While the term “duplicity” implies deceitfulness in speech or conduct, it can be argued that it is the basis of all social interactions. Given the fact that the behavior of most people changes according to those with whom they interact, we are continuously recreating ourselves in moments of almost-believable duplicity. A fundamental goal of this work is to discover the relationship between perceived and physical worlds.
Born New York City, 1972
In the last two decades, Rachelle Mozman has worked between her native New York and Panama, the country of her maternal family. Starting often from her own experience and family history, Mozman explores how culture shapes individuals and how environment affects behavior. She takes on these questions through multiple photographic series that conflate both documentary style and fictional narrative. Mozman’s photographs show servants and masters in their most intimate surroundings. They engage each other sparsely, if at all, playing off of established social roles. The common introspective look of Mozman’s lone characters suggests alienation—not what one would expect in a domestic setting.
Mozman received an MFA from Tyler School of Art at Temple University. Her work has been shown in solo and group shows in the United States, Europe, and Central America. She is currently an artist-in-residence at the Lower Manhattan Community Council.
My work stands at the intersection of documentary, narration, and performance. I photograph my mother and myself as characters exploring our family history. InCasa de Mujeres [Women’s House], my mother plays the role of three women: a pair of twin sisters, one lighter in skin color, and a maid. These images reflect on traditional social hierarchies prevalent in Latin America. At the same time they can be read as portraits of my mother as her various selves—like a nested doll, revealing the conflict of vanity, race, and class within her.
The subseries La Negra y su Pequeña describes the journey of La Negra and her younger daughter, Pequeña, from Panama to the United States. The character Pequeña is a digital composite of my mother and myself. Based on the life story of my grandmother and mother, this work shows both characters struggling with the shift in identity stirred in them by immigration, and the process of assimilating to a culture where the history of color and class transforms their self-perception.
Karen Miranda Rivadeneira
Born New York City, 1983
Since 2006, Karen Miranda Rivadeneira’s photographic projects have focused on identity and intimacy. With her family’s participation, she has staged and photographed memories of her childhood in her family’s home in Queens, New York. She has also worked with native peoples, such as the Mam in Guatemala, the Mandaeans (from south of Iraq and west of Iran) living in Sweden, and the Waoranis in the Ecuadorian Amazon. Most recently she has explored such ancient traditions as shamanism in the Andean Mountains. In these diverse locations she uses the medium of photography to locate the universal while exploring the intersection of memory and tradition.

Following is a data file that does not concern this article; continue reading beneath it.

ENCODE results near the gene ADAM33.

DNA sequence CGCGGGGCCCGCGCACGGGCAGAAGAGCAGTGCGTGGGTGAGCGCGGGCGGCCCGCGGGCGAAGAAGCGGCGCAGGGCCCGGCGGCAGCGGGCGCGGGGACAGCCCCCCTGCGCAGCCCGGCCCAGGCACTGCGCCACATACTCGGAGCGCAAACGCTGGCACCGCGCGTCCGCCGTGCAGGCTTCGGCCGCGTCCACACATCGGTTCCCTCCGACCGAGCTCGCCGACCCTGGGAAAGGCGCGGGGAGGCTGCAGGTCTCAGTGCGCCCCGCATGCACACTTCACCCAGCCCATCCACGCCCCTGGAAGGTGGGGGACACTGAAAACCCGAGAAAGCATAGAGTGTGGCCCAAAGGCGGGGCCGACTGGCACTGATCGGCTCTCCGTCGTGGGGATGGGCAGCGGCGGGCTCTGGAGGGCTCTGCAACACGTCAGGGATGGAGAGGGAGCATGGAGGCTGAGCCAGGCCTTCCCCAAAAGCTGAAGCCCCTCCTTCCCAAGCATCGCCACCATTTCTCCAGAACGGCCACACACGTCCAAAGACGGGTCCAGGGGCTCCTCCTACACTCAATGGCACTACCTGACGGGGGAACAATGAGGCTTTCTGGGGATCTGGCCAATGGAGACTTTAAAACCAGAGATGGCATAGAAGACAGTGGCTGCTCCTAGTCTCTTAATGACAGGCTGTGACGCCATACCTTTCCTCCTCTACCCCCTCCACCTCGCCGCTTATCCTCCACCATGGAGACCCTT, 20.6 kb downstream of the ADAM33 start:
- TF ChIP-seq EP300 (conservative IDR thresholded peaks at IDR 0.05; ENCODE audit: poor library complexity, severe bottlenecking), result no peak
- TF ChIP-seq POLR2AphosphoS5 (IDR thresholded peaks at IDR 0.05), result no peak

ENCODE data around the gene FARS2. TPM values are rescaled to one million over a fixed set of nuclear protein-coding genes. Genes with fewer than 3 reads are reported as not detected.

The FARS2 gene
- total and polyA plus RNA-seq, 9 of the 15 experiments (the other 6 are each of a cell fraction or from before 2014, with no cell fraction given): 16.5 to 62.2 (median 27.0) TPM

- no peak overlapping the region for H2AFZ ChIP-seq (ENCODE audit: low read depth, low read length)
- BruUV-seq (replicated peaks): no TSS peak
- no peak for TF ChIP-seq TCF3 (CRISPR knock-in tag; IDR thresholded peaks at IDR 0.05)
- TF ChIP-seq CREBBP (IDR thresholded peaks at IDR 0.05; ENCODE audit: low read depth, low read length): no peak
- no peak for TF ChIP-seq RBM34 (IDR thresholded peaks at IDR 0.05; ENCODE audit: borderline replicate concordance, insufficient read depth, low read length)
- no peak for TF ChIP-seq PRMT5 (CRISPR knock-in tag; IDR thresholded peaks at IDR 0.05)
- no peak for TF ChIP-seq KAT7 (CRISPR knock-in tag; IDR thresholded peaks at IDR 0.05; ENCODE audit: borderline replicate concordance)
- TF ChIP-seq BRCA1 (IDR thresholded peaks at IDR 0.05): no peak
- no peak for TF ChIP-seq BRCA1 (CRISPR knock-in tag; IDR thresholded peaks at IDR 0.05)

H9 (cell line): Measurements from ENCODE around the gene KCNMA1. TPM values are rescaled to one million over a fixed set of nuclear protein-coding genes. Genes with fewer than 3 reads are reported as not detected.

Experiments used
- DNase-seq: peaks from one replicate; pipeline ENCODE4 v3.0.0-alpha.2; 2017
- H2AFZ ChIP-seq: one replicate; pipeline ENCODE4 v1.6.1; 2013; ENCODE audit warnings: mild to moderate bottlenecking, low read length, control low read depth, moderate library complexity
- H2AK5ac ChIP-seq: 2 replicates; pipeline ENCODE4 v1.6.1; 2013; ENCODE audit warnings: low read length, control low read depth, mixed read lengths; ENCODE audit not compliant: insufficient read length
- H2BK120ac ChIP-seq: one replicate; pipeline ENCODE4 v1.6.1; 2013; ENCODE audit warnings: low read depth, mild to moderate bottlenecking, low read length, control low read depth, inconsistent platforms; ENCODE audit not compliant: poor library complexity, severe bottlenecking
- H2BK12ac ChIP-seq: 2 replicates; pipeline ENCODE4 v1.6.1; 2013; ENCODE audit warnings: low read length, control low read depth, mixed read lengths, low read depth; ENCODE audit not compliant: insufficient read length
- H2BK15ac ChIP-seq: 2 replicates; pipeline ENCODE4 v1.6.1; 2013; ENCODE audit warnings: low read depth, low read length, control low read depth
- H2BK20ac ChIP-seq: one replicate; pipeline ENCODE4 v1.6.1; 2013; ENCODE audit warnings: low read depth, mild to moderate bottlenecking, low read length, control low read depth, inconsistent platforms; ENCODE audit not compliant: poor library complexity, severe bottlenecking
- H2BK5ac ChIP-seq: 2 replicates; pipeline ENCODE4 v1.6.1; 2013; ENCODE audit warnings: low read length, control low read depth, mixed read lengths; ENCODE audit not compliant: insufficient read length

Miranda Rivadeneira earned her BFA from the School of Visual Arts in New York. She is the recipient of multiple awards and fellowships, including a New York Foundation for the Arts fellowship in photography, the EnFoco New Works Award, and a grant from the Queens Council of the Arts. She has published and exhibited widely and is an invited participant in the 2014 Latin American Photography Forum in São Paulo, Brazil.
The act of remembering is an unstable and unreliable process. The more we “remember” an event, the more we are likely to change it. Since 2008, I have been working on Other Stories/Historias Bravas, a project where I revisit events from my youth that were never recorded. In this project, I restage scenarios taken from my memory with the collaboration of my immediate family. I recreate moments that helped shape my interpretation of the world and my identity. These memories are either connected to local folklore or to my own family’s tradition such as praying to the rain or blessing the breasts.
These reenactments, while personal, address the universal, particularly in relation to what defines identity, family, and tradition in contemporary life. Although staged, this project is not meant to convey a romanticized vision of my experiences but to provide a means for reflection and a search for truth.